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#589252 03/08/15 2:31 pm
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I am having trouble getting the upper pushrod tube seals on my 73 T100 motor to go into the proper position. They basically twist, resist, tear and squish. Any suggestions? The ones I am using are white rubber-(Viton?) Thanks to all!
Dave

Last edited by Vetterdog; 03/08/15 2:38 pm.

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P-80 is a rubber lubricant that helps assembly, good for o-rings, oil seals, JOHN HEALY talked of P-80 in a article, "THOSE PESKY PUSH ROD TUBE SEALS"! VINTAGE BIKE MAGAZINE! Make sure you have the correct squish washer @ the bottom, upon dry assembly you do have 30-40 thousands for proper sealing?

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A related problem that I have had ( 66 to 68 T100 )is that the pushrod tube doesn't always fit freely into the head and the head, tube or both need some trimming so that the tube is free to fit and doesn't end up metal to metal before it actually engages with the seal. Cheers, Wilf


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Not sure what seals your using but I used imperial #120 viton O rings at the tops and metric 24 x 3 viton O rings at the bottom on my '73 Daytona engine and they go in without problems and are still completely leak and seepage free after 6000 miles.
Didn't use the flat white rings that came with the gasket kit and had 40 thou crush on the rings.
Use glycerine as an assembly lubricant as it dries out completely once they are fitted.

davy

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Thanks All for the guidance. I did notice that in my parts book the seals are listed as O rings, and I did install the white ones that were in the gasket set I'm using. The bottom set fits nicely though, so I will try an OR on the top.
-Dave


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Hi Dave,

Originally Posted by Vetterdog
I am having trouble getting the upper pushrod tube seals on my 73 T100 motor to go into the proper position. They basically twist, resist, tear and squish. Any suggestions? The ones I am using are white rubber-(Viton?)

Are these "white" ones square- or oblong-section? If so, they're the wrong ones for a '73 - check the parts book. Triumph had several goes at trying to make the prt seal properly, and the head, tappet blocks, tubes and seals aren't always compatible, so you need to make sure all the bike's bits are from the same year, or you've likely got two hopes of making your bike leak-free.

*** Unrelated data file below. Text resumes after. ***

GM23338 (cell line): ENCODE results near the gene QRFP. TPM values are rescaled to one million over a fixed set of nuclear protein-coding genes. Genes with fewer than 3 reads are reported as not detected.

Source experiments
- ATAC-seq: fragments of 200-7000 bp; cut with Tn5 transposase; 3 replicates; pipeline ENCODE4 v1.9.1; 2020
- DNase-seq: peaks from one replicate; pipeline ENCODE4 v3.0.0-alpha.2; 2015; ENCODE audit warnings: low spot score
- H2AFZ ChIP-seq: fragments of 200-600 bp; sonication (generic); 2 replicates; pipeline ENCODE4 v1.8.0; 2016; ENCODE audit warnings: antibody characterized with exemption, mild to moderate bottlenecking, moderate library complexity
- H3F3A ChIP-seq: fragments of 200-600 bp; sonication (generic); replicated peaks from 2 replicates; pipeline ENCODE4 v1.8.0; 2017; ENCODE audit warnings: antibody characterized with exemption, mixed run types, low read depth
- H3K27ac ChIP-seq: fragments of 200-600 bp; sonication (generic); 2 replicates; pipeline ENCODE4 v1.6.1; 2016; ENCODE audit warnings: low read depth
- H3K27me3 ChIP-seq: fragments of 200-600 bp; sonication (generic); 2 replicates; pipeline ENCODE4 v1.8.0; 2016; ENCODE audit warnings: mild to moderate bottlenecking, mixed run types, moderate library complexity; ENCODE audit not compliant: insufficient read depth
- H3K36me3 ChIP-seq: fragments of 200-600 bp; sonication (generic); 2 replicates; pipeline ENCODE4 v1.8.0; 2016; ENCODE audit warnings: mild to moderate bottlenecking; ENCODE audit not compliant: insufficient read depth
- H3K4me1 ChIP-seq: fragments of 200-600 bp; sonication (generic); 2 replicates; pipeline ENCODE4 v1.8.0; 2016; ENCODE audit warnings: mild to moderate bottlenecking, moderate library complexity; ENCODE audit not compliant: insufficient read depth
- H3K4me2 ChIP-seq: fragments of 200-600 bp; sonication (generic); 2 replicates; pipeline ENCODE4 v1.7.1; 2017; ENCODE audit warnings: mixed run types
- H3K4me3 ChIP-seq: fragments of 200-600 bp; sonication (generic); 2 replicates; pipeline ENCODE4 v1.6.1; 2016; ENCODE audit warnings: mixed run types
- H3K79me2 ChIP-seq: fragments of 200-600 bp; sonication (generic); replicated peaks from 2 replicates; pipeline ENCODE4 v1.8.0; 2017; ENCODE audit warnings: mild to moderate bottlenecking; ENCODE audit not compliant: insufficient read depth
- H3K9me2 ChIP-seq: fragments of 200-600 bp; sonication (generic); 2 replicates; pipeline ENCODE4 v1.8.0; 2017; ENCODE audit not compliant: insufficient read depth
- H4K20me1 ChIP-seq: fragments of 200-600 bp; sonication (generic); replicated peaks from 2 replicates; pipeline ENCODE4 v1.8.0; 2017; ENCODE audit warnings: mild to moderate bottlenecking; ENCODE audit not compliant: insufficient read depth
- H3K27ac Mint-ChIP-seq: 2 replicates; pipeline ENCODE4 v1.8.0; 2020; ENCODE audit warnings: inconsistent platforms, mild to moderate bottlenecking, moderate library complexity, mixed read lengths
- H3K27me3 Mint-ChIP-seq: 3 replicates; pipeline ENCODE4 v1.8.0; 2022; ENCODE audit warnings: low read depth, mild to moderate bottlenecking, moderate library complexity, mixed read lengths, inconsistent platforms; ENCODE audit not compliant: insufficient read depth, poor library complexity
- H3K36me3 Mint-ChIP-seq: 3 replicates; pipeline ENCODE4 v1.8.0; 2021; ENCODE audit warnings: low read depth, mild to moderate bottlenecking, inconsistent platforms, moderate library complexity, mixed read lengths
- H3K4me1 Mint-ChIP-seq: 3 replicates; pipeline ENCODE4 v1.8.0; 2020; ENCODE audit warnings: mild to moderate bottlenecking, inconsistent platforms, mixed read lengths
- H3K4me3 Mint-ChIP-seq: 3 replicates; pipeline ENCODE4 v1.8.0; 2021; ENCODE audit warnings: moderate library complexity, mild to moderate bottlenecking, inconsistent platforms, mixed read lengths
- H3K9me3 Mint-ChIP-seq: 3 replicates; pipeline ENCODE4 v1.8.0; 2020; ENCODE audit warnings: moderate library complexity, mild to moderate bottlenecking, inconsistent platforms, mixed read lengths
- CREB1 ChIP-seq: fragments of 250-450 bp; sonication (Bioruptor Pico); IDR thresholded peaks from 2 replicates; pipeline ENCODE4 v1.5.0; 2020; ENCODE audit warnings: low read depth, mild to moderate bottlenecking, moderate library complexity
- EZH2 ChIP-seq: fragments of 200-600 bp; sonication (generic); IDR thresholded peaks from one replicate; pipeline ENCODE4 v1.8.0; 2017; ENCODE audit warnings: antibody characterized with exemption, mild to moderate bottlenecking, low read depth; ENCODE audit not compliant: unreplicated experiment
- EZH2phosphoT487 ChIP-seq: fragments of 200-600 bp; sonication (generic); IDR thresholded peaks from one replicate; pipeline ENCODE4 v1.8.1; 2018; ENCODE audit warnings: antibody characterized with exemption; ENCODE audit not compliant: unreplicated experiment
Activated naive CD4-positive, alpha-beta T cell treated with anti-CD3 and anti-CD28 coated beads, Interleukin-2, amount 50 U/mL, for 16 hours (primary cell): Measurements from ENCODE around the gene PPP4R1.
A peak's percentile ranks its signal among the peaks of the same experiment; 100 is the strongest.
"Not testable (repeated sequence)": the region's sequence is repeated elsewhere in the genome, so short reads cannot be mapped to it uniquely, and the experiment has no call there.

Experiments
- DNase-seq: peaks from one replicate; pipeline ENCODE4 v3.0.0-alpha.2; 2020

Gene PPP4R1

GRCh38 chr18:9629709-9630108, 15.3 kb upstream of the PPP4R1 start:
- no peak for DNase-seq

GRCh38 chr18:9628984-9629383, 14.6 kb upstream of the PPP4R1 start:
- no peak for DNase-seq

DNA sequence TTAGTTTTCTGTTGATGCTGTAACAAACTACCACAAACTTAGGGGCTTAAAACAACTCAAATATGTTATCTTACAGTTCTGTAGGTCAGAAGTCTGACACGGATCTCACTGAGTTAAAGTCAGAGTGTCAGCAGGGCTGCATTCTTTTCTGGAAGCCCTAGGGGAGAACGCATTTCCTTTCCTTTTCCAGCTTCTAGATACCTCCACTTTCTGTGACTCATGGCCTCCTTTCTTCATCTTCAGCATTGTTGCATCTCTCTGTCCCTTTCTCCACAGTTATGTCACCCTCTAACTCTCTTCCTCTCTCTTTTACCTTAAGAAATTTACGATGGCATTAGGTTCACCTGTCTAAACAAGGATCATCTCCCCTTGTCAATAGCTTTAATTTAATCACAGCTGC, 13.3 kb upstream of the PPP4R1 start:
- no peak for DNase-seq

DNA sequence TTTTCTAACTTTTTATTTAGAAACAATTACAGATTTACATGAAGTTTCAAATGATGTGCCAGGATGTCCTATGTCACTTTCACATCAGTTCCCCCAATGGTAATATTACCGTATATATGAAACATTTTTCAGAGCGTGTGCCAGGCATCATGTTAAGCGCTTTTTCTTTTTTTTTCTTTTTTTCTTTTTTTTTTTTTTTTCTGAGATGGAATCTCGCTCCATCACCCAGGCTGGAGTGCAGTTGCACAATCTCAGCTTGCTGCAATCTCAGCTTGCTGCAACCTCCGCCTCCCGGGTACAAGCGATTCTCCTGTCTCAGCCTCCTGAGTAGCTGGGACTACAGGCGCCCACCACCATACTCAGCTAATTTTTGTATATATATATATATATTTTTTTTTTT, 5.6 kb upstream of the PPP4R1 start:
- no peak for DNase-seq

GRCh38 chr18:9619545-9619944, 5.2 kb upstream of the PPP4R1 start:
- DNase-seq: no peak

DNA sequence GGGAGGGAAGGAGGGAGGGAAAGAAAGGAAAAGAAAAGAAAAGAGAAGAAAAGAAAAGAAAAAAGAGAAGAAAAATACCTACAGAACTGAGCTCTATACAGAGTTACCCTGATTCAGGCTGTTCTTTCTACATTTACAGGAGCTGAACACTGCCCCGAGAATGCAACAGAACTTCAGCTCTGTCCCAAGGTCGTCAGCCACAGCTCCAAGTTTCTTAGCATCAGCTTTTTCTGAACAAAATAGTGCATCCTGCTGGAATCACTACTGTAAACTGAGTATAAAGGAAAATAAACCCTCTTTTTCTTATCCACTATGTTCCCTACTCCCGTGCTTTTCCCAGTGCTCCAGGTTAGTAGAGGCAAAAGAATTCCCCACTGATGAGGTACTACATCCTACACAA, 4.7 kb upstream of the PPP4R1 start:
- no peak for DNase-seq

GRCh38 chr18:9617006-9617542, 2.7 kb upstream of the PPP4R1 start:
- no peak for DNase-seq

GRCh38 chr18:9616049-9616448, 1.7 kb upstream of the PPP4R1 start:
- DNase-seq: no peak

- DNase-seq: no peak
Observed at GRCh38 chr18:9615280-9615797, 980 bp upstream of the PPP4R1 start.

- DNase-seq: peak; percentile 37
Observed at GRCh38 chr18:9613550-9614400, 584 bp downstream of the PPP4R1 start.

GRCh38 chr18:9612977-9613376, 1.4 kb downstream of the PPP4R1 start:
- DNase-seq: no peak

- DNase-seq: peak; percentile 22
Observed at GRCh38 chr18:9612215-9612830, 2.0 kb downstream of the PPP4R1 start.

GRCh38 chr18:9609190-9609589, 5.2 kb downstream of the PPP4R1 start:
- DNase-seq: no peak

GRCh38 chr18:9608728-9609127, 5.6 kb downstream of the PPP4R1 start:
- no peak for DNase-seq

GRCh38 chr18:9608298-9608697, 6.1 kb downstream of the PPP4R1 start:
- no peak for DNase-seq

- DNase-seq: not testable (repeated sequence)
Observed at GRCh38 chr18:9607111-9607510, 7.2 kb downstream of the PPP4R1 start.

Btw, if "P-80" or "glycerine" aren't available, cheap spray-on furniture polish makes a good lube. :bigt

Hth.

Regards,

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I used the o rings on the top with a smear of permatex and left the white outers and O-ring inners on the bottom and it all went together nicely! Thanks to all!

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Hi,

Originally Posted by Vetterdog
all went together nicely!

Errrm ... how can I put this without possibly spoiling your day? ...Ok ...have you considered you might've put the rocker boxes on the wrong way 'round? ... Spindle domed nuts should be on the timing side? ... The parts book does show the inlet and exhaust rocker boxes with different part numbers ...

Also, have you thought about where the head steadies are going to attach to the frame? Fwiw, on my '69, I couldn't connect them from the exhaust head/rockerbox bolts, the coils were in the way; I connected 'em from the inlet head/rockerbox bolts to the bracket at the rear of the main frame loop. However, I appreciate the parts book picture does show the bolts with the relevant extension through the exhaust rocker boxes.

Hth.

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You never really know about PRTs until the bike runs

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Originally Posted by Stuart
Hi,

Originally Posted by Vetterdog
all went together nicely!

Errrm ... how can I put this without possibly spoiling your day? ...Ok ...have you considered you might've put the rocker boxes on the wrong way 'round? ...
Regards,
your right they are the wrong way round but it wont matter.

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Originally Posted by malla1962
Originally Posted by Stuart
Hi,

Originally Posted by Vetterdog
all went together nicely!

Errrm ... how can I put this without possibly spoiling your day? ...Ok ...have you considered you might've put the rocker boxes on the wrong way 'round? ...
Regards,
your right they are the wrong way round but it wont matter.


It would matter an awful lot to me.

davy

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The rocker boxes will work ok, but Stuart is right about the head steady bolts/studs. They need to be on the inlet boxes.


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I like to put things together the way they came apart, same tappet to same cam lobe, same pushrod end to same tappet, same rocker to same pushrod end, same rocker to same shaft, same shaft to same rockerbox and same rockerbox exactly where it came from on the head.
Fitting them on the wrong sides changes the contact pattern between the rocker ends and the valves tips and even the thrust between the valve and guide that has been bedded in over time so the parts will all have to bed in together again from scratch causing further wear.

Why would you do that when it's a simple job to swap the rockerboxes around to their correct original positions?

davy


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